In 1987 Te Arawa made claims to the Waitangi Tribunal concerning alleged Crown indiscretions before 1900. Two decades of war (in the 1860s and 1870s), followed by Crown-facilitated loss of lands and resources, disrupted the tribe’s ability to be economically competitive. The eruption of Mt Tarawera in 1886 exacerbated this period of depression. These and other setbacks prevented commercial development and led to heavy-handed intervention, including compulsory Crown purchases and on-selling for profit to outside developers. To make matters worse, returning First World War soldiers brought tuberculosis, and hundreds died during the influenza epidemic of 1918.
The outlook for Te Arawa had never been more grim. After the Second World War, young people had had enough. Limited resources, rural impoverishment and meagre welfare subsidies saw them leave to experience the wider world. The thousands who flocked to urban centres are today raising grandchildren, many of whom no longer know their marae. The elders of the tribe regretted the Crown’s slowness to redress broken promises, despite Te Arawa’s loyalty since 1860.
Tourism and development
For generations Te Arawa have been renowned for their skills in carving and weaving, and their talent for entertaining. Combined with the natural and sometimes volatile geothermal wonders, these cultural attractions have made Rotorua a popular tourist destination. The Pink and White Terraces, geysers and medicinal hot pools also drew commercial investment.
The Crown sought to encourage investors by developing Rotorua as a spa town. In 1877 Ngāti Whakaue agreed to build a spa where the city of Rotorua stands today. In return the Crown promised to protect Te Arawa lands. Te Arawa presented to the Crown their most prized treasure, Pūkākī (the gateway from Te Mātaipuku-Ōhinemutu pā), to symbolise their promise. Unfortunately the gift of Pūkākī was not officially recognised until 1997, 120 years after it was taken into ownership by Auckland Museum.
In 1881 the Fenton Agreement to develop the town was signed by the leading elders of the kin group Ngāti Whakaue. But developers became upset as the township lands remained under tribal control, stifling their investment. Letting Te Arawa control the natural attractions further heightened tensions. Events conspired against Te Arawa. The passing of the Thermal-Springs District Act 1881, loss of representation on the town board and consequent Crown interventions resulted in the tribe losing economic control over the presentation of their culture and natural treasures to the world. Geothermal sites remain legislatively controlled and outside Te Arawa’s influence. In 2006 the claim concerning the Rotorua lakes was settled with an apology from the Crown and a recognition of Te Arawa's mana (authority) over the lakes.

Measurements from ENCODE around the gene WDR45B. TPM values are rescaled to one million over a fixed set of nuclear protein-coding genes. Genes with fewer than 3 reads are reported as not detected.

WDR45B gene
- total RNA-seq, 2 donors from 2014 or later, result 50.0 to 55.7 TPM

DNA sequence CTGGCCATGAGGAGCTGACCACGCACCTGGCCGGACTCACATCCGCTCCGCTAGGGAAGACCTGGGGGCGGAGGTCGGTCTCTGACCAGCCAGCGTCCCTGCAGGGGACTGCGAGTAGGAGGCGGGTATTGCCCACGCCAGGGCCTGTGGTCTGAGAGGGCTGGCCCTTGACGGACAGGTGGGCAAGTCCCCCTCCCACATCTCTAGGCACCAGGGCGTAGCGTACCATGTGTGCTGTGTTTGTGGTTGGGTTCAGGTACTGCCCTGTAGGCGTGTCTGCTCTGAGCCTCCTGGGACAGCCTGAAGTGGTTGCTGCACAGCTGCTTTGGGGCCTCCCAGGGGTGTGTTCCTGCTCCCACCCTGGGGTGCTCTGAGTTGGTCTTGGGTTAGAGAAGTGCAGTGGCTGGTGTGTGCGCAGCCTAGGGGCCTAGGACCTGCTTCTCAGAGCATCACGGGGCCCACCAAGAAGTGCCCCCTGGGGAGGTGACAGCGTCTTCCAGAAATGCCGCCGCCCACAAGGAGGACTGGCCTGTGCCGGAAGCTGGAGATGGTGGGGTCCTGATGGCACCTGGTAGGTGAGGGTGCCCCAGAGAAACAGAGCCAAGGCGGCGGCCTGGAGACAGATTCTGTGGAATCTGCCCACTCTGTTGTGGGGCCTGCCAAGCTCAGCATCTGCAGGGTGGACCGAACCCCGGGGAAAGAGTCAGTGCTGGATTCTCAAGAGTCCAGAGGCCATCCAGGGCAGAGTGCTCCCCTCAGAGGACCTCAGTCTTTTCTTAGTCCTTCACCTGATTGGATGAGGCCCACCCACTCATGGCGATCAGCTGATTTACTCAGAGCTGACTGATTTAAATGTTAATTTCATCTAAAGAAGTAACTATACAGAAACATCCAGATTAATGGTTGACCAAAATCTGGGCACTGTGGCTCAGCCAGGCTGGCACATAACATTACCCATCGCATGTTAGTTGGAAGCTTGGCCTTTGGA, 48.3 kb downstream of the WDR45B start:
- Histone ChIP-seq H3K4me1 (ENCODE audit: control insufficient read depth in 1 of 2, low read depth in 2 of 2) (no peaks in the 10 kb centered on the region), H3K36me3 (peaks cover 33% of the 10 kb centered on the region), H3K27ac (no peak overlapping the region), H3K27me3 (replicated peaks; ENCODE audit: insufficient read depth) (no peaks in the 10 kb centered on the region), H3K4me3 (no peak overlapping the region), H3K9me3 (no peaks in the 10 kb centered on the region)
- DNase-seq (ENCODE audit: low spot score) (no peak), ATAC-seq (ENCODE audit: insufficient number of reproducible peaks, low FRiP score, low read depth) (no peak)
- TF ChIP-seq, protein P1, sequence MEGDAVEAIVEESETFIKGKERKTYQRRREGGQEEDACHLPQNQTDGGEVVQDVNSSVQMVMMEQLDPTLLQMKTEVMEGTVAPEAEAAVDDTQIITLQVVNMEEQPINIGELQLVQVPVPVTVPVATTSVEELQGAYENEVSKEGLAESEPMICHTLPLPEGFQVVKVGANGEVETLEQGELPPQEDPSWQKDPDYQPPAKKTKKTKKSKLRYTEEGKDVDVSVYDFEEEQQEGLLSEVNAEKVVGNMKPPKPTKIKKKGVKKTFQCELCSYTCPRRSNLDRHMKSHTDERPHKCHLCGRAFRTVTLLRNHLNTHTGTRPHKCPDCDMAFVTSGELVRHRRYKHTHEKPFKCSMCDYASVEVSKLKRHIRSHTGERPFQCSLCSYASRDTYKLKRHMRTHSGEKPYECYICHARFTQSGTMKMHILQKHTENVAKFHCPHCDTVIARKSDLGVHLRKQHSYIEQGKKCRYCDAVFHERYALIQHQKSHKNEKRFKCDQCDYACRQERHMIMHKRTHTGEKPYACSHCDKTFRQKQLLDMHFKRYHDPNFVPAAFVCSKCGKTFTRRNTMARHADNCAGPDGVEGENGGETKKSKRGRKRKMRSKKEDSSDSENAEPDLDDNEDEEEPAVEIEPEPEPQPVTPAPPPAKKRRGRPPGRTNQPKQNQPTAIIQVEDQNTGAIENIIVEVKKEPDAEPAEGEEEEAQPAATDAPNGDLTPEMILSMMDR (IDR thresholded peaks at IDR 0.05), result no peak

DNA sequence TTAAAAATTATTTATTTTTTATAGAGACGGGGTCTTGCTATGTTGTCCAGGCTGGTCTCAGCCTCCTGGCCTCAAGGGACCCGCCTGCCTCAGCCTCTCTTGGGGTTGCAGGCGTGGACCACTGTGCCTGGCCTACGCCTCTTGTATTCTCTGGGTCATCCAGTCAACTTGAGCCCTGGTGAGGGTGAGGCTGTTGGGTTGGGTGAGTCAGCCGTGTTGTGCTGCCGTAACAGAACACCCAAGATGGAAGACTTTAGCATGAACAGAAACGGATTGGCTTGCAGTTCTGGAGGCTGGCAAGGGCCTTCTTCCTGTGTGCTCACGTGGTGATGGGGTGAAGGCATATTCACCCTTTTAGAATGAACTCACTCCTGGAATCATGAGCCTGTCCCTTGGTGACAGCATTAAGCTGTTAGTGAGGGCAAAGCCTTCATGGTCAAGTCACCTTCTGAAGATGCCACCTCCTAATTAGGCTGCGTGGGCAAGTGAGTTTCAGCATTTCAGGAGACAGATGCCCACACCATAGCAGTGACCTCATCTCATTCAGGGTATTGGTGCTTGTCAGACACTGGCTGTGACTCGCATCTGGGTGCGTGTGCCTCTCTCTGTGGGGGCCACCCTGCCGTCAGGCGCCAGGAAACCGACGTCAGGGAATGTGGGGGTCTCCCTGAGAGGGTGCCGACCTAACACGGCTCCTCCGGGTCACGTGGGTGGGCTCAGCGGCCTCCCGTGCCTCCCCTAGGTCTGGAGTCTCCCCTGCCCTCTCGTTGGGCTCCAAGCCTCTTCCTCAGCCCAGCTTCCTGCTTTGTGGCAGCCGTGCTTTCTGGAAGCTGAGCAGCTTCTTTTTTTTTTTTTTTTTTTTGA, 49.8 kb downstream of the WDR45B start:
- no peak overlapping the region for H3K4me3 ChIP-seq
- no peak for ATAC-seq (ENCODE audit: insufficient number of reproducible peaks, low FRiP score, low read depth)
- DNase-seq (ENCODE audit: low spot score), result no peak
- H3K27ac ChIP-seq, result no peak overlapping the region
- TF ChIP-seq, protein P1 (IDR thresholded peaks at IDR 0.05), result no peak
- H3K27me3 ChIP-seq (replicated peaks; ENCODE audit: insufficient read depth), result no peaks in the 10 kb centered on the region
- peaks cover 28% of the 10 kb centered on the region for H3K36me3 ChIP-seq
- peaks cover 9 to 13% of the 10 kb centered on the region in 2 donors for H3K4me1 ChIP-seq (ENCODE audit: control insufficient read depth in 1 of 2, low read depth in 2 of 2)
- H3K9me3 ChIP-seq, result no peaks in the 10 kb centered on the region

Te Arawa settled its treaty claim to the lakes in its region on 18 December 2004. The settlement provided for financial redress of $10 million and $400,000 for fishing licences. Title to the beds of Lakes Rotoehu, Rotomā, Rotoiti, Rotorua, Ōkataina, Ōkareka, Rerewhakaaitu, Tarawera, Rotomahana, Tikitapu, Ngāhewa, Tutaeinanga and Ngāpouri was transferred to Te Arawa.
On 11 June 2008 the affiliated Te Arawa iwi/hapū settled their historic treaty claims. This settlement, part of a central North Island Iwi Collective settlement, was
valued at about $38.6 million. It included the return to the affiliated Te Arawa iwi/hapū of 19 areas of Crown-owned land.
Two smaller iwi closely associated with Te Arawa later settled their own historic Treaty claims. The Ngāti Rangiwewehi settlement, dated 16 December 2012, was valued at $6.2 million. Hamurana Stream was renamed Kaikaitahuna Stream. Ngāti Rangiteaorere had partially settled its treaty claims in 1993. A full and final settlement was agreed on 23 June 2013, at a cost of $750,000 and the transfer to the tribe of three sites of significance, including the 321-hectare Lake Okataina Scenic Reserve, to be known thereafter as Whakapoungakau.
Te Arawa continue to provide Rotorua visitors with their hospitality, performances of songs and dance, feasting, and display of arts and crafts as passed down by their ancestors. Young people entertain thousands of the world’s inhabitants in their own backyard. This will enable them to take over marae roles in later life, and to play a part in the wider world.